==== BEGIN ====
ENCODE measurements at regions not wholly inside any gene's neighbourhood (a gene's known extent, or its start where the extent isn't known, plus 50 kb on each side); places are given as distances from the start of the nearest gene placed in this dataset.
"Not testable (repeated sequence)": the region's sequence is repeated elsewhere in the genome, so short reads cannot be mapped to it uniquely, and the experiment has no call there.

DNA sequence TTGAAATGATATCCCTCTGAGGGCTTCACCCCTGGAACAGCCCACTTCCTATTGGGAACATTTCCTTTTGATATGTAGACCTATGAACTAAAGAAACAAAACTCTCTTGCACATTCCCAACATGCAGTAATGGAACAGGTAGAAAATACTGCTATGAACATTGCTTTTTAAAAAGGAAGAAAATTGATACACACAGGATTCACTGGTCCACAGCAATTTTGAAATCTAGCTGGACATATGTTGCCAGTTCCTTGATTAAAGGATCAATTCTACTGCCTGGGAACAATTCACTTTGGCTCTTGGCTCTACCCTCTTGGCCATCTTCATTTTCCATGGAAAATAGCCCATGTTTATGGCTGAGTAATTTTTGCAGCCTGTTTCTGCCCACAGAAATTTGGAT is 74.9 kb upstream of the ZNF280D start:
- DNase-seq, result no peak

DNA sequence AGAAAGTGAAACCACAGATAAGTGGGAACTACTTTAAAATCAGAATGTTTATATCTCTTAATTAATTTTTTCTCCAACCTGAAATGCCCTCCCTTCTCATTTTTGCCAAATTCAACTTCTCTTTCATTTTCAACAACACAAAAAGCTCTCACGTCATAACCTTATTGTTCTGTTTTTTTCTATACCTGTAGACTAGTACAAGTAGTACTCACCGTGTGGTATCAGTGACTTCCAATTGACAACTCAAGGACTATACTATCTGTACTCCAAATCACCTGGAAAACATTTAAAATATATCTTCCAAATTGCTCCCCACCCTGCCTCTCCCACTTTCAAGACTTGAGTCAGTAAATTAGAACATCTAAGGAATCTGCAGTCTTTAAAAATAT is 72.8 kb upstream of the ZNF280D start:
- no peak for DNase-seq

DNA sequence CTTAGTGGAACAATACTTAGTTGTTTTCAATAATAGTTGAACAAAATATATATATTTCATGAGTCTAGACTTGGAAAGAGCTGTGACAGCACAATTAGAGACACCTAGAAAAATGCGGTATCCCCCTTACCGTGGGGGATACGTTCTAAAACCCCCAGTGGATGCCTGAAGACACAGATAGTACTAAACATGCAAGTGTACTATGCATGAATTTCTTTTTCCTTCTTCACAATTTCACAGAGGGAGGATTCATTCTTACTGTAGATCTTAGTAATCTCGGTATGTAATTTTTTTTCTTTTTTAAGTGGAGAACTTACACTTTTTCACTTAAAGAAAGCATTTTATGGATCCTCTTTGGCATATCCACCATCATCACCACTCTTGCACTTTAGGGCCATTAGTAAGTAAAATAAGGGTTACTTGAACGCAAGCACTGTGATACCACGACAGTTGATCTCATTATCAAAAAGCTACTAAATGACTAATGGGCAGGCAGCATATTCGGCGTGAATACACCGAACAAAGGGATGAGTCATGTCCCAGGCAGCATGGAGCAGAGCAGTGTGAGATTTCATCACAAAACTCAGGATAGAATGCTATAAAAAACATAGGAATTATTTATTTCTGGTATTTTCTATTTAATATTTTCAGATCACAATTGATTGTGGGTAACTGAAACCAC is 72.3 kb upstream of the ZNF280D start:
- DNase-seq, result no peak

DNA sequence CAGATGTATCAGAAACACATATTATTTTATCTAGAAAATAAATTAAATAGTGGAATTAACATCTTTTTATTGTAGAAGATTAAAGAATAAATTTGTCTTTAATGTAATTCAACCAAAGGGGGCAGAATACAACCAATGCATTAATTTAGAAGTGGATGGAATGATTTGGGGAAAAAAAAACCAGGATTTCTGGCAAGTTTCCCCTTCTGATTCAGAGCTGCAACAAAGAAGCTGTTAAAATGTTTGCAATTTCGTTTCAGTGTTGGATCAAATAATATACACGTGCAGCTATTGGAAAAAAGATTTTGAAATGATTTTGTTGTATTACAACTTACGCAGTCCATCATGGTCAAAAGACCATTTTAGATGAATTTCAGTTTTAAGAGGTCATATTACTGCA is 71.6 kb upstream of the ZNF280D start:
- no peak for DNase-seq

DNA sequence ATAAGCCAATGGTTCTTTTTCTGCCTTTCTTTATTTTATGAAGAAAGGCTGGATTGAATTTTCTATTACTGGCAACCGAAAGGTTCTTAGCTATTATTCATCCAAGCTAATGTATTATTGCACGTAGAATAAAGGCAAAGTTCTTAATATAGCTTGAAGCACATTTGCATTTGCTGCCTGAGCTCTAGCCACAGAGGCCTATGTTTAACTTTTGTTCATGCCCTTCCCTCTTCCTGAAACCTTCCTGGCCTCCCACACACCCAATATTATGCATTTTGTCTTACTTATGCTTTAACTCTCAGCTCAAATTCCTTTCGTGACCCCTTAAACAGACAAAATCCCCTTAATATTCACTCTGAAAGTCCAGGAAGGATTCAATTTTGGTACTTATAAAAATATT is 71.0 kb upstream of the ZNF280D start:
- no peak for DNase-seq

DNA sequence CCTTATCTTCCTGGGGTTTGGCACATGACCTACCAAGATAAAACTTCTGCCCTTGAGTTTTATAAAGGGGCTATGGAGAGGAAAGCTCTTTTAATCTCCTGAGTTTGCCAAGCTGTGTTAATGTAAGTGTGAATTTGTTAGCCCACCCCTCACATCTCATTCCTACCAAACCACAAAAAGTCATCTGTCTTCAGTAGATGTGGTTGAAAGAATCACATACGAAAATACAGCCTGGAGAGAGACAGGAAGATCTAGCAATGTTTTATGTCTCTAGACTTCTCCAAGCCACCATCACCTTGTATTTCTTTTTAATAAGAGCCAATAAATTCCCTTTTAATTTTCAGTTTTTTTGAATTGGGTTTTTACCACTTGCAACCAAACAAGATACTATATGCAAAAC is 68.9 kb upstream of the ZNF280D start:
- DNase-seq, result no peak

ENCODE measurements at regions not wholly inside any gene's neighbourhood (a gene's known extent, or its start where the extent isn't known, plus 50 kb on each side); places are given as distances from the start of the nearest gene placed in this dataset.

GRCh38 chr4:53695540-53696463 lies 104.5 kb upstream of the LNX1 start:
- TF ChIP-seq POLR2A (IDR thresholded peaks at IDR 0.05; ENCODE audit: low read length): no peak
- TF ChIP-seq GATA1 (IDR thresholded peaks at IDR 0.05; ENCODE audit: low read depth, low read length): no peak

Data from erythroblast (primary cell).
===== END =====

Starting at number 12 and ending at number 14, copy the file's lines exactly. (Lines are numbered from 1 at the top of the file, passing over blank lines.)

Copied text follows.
- no peak for DNase-seq

DNA sequence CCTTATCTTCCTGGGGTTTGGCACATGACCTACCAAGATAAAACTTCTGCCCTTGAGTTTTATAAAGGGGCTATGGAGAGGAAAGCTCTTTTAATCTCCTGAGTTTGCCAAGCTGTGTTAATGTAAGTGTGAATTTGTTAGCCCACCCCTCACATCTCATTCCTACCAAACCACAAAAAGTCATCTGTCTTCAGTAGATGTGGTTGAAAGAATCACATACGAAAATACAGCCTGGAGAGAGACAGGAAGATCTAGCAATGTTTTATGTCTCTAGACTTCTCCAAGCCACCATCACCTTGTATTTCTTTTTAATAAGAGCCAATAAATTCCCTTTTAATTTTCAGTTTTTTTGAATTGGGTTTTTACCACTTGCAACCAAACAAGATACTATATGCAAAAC is 68.9 kb upstream of the ZNF280D start:
- DNase-seq, result no peak